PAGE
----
[concurrency-interest] Significance of volatile for Objects
pavitar at pramati.com
Fri Mar 7 06:19:43 EST 2008
Thanks for your explanations.
When i read JMM about Happens Before Relationships:
A write to a volatile field happens before every subsequent read of that
But then doing operation on HashMap like put. It doesnt mean write to the
volatile field.Siimilarly a get shouldnt mean read from volatile.Is it
correct or i am missing something here.
> Volatile helps to prevent 2 issues:
> it prevents that the created hashmap is assigned to the data variable,
> before the constructor has run. So it prevents other threads from
> seeing a partly constructed hashmap.
> It makes sure that thread that reads data, sees the most recently
> written value of data. It also makes sure that the reading thread sees
> all values written (e.g. the member variables of the hashmap) before
> the writing thread did the write to data. This last behavior is
> available since Java 1.5 (JMM 133). It is a technique that can be used
> to 'transfer' objects from one thread to another in a thread safe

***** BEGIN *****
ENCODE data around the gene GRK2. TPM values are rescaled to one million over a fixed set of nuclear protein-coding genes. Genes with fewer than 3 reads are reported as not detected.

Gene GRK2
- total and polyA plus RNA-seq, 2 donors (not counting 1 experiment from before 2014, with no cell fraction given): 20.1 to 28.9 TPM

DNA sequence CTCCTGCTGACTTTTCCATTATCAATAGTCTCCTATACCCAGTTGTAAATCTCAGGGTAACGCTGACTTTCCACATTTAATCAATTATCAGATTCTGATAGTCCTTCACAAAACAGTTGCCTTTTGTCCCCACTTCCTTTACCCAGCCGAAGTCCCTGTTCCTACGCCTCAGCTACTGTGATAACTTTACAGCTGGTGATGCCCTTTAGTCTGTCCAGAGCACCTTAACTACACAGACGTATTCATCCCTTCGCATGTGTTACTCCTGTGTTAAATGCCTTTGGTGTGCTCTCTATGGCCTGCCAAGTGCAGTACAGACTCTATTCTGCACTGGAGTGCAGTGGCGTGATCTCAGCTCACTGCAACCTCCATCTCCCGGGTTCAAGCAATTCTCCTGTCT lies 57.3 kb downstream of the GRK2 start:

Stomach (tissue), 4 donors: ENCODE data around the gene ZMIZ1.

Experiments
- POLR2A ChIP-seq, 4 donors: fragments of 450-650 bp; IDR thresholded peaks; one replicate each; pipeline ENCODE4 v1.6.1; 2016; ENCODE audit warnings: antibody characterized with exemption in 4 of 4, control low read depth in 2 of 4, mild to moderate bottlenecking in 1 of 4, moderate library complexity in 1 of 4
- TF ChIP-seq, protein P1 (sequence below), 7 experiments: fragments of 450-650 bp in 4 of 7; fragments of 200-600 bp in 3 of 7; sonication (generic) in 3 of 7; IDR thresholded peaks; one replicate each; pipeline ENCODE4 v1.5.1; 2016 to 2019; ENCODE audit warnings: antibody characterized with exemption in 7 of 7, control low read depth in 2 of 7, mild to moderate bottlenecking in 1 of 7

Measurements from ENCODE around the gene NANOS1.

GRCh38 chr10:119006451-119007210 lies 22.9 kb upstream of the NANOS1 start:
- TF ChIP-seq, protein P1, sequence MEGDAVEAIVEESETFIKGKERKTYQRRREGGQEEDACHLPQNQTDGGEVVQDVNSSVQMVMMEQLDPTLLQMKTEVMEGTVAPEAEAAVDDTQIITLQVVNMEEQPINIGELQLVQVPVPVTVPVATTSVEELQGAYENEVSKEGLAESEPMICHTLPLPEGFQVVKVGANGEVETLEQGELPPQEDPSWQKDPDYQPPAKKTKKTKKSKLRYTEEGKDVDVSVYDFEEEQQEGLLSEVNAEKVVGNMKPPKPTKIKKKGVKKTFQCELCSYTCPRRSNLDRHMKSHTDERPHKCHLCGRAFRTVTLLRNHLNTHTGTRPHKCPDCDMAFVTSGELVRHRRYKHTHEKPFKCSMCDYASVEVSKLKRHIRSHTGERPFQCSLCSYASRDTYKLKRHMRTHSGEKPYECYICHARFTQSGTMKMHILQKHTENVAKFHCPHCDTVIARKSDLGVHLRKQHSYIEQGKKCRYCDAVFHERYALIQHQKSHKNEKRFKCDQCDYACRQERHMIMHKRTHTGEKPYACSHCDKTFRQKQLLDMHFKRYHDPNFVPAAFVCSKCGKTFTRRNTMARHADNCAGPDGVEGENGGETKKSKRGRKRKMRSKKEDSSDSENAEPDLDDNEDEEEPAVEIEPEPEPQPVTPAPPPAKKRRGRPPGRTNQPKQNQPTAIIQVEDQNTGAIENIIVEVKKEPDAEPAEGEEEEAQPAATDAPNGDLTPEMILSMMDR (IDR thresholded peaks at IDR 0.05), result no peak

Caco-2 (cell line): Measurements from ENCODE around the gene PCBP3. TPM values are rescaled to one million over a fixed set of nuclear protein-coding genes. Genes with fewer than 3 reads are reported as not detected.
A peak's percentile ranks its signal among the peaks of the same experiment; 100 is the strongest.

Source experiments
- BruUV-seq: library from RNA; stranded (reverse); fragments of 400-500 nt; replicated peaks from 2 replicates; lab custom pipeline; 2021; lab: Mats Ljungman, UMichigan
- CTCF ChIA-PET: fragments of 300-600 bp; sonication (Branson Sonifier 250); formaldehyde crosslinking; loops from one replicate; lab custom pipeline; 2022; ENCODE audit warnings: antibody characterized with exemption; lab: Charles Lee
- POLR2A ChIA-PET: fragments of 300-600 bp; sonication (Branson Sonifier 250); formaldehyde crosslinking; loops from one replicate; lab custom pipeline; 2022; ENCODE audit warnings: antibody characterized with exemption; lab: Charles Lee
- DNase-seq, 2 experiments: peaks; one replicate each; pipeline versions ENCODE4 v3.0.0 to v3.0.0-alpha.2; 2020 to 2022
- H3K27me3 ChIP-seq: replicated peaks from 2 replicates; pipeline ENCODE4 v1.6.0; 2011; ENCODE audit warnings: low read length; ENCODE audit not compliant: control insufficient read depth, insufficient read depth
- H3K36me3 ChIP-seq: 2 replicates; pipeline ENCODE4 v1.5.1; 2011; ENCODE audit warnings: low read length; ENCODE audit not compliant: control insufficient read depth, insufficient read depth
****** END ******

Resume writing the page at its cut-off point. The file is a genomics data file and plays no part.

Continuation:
> manner. A BlockingQueue for example support this behavior.
> For more information I suggest "Java Concurrency in Practice"
> I know you made the remark, but for other less experienced developers
> reading this thread.. the example is not threadsafe because HashMap is
> not threadsafe. So its internal structure could be corrupted by
> concurrent access.
> On Fri, Mar 7, 2008 at 10:04 AM, Pavitar Singh <pavitar at pramati.com>
>> If i have something like this:
>> volatile Map data = new HashMap();
>> then what are the gurantees provided by volatile.
>> I know this is wrong usage of volatile. But i just wanted to know
>> gurantees provided by volatile in case of Objects.
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>> Concurrency-interest at altair.cs.oswego.edu
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